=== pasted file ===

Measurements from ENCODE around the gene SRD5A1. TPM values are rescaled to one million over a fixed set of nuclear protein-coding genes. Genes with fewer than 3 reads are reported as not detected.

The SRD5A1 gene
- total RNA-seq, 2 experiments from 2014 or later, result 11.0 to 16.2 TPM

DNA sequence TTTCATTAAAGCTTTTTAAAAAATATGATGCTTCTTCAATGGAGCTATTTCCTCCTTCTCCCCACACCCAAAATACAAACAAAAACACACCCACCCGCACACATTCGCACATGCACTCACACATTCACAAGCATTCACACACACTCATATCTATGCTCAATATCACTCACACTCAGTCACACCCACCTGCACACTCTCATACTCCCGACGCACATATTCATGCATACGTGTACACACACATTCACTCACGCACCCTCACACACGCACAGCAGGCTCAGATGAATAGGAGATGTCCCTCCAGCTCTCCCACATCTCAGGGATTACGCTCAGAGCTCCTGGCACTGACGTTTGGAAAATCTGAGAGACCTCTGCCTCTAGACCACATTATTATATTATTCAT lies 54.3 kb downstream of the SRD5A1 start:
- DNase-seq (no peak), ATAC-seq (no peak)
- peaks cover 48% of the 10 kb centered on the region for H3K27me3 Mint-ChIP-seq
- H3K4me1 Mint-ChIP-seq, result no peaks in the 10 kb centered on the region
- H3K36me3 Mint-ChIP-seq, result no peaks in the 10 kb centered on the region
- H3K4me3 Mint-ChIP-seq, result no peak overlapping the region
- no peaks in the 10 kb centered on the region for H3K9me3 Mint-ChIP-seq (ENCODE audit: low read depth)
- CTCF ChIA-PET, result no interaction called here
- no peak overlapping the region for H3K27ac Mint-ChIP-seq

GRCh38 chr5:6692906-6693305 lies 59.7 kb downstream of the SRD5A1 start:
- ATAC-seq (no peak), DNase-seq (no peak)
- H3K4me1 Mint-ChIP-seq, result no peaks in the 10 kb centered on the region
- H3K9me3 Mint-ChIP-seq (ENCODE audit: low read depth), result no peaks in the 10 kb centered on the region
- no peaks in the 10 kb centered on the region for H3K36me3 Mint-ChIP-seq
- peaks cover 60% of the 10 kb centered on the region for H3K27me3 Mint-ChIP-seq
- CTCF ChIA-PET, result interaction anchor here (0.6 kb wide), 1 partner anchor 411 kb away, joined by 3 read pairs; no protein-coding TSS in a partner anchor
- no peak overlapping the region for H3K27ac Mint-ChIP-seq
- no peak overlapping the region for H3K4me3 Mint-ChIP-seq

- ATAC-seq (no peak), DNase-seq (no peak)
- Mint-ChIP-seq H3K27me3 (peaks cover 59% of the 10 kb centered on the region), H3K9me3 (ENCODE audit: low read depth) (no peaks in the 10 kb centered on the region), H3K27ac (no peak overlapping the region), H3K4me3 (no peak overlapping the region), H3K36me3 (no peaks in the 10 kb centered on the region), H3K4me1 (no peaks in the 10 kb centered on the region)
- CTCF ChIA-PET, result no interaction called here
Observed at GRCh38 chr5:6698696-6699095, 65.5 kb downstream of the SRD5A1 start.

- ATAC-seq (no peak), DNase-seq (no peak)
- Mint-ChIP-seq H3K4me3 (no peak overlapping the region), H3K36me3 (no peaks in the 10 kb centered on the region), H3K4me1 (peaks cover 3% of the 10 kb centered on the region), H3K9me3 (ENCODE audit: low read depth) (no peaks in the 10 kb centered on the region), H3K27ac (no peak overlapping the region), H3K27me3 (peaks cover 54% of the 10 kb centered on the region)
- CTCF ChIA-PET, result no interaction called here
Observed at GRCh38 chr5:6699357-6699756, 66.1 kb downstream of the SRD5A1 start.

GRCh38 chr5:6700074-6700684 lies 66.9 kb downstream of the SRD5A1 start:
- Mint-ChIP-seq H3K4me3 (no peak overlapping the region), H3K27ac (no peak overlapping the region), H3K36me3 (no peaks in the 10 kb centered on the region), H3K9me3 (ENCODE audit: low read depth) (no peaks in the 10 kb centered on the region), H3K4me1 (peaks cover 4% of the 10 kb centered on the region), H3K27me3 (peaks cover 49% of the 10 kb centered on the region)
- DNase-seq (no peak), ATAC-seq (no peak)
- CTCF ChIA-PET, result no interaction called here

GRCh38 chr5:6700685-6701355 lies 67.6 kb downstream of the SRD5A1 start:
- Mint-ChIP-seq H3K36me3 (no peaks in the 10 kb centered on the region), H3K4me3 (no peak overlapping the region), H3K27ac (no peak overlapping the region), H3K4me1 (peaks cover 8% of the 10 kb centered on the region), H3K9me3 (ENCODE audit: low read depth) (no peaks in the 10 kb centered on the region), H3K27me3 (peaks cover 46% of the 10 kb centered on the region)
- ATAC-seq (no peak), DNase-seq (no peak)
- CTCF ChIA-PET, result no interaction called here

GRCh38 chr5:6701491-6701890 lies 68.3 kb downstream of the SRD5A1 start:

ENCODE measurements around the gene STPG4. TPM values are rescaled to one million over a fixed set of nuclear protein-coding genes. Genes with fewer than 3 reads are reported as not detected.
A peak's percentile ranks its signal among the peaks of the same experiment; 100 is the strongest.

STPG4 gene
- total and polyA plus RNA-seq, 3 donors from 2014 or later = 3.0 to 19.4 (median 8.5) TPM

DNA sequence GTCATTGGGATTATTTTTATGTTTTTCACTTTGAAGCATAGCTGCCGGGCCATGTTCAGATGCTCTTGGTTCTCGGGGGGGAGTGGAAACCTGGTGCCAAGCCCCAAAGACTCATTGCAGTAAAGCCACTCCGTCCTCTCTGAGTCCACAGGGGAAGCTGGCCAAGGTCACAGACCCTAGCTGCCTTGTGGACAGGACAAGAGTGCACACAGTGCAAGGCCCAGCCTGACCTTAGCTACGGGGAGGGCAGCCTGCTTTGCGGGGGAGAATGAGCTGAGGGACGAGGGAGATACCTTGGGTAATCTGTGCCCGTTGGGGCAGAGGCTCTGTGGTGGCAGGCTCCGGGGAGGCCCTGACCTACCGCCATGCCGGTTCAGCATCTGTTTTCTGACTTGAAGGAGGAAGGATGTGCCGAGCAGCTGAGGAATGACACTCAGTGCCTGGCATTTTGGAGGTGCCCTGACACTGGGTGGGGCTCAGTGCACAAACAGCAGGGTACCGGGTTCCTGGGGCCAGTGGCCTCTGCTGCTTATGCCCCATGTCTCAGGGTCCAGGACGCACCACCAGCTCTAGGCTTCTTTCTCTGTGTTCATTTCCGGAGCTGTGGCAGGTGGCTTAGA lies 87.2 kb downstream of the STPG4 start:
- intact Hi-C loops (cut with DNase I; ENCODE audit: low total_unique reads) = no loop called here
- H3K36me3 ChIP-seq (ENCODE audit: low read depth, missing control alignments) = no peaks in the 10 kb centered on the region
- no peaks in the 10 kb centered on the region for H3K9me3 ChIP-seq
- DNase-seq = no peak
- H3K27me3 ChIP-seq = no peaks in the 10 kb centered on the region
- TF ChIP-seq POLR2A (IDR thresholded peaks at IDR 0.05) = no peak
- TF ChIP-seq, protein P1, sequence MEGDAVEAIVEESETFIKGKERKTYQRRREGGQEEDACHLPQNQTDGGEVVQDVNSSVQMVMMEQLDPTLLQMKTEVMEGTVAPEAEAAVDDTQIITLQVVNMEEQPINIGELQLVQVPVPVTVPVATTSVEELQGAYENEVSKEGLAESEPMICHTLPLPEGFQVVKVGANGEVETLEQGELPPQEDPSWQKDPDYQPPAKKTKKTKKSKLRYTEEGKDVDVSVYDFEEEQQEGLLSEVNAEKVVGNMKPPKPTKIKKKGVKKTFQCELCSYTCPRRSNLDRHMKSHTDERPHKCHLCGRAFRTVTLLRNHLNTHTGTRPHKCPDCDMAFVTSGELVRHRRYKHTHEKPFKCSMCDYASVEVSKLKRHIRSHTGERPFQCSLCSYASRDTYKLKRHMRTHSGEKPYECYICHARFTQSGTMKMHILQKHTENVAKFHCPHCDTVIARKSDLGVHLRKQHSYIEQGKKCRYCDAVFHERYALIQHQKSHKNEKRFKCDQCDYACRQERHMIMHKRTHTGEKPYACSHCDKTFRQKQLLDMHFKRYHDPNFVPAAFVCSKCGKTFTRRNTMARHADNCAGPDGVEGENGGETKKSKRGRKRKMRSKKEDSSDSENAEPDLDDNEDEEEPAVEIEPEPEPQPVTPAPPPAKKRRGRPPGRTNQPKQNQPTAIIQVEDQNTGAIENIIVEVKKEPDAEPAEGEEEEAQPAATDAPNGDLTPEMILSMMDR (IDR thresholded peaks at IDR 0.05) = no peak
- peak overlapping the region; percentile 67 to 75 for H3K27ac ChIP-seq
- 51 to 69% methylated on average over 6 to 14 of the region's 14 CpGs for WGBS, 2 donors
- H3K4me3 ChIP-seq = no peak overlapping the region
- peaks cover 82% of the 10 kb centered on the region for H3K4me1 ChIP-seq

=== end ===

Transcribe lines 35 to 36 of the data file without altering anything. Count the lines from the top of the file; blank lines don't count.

- Mint-ChIP-seq H3K36me3 (no peaks in the 10 kb centered on the region), H3K4me3 (no peak overlapping the region), H3K27ac (no peak overlapping the region), H3K4me1 (peaks cover 8% of the 10 kb centered on the region), H3K9me3 (ENCODE audit: low read depth) (no peaks in the 10 kb centered on the region), H3K27me3 (peaks cover 46% of the 10 kb centered on the region)
- ATAC-seq (no peak), DNase-seq (no peak)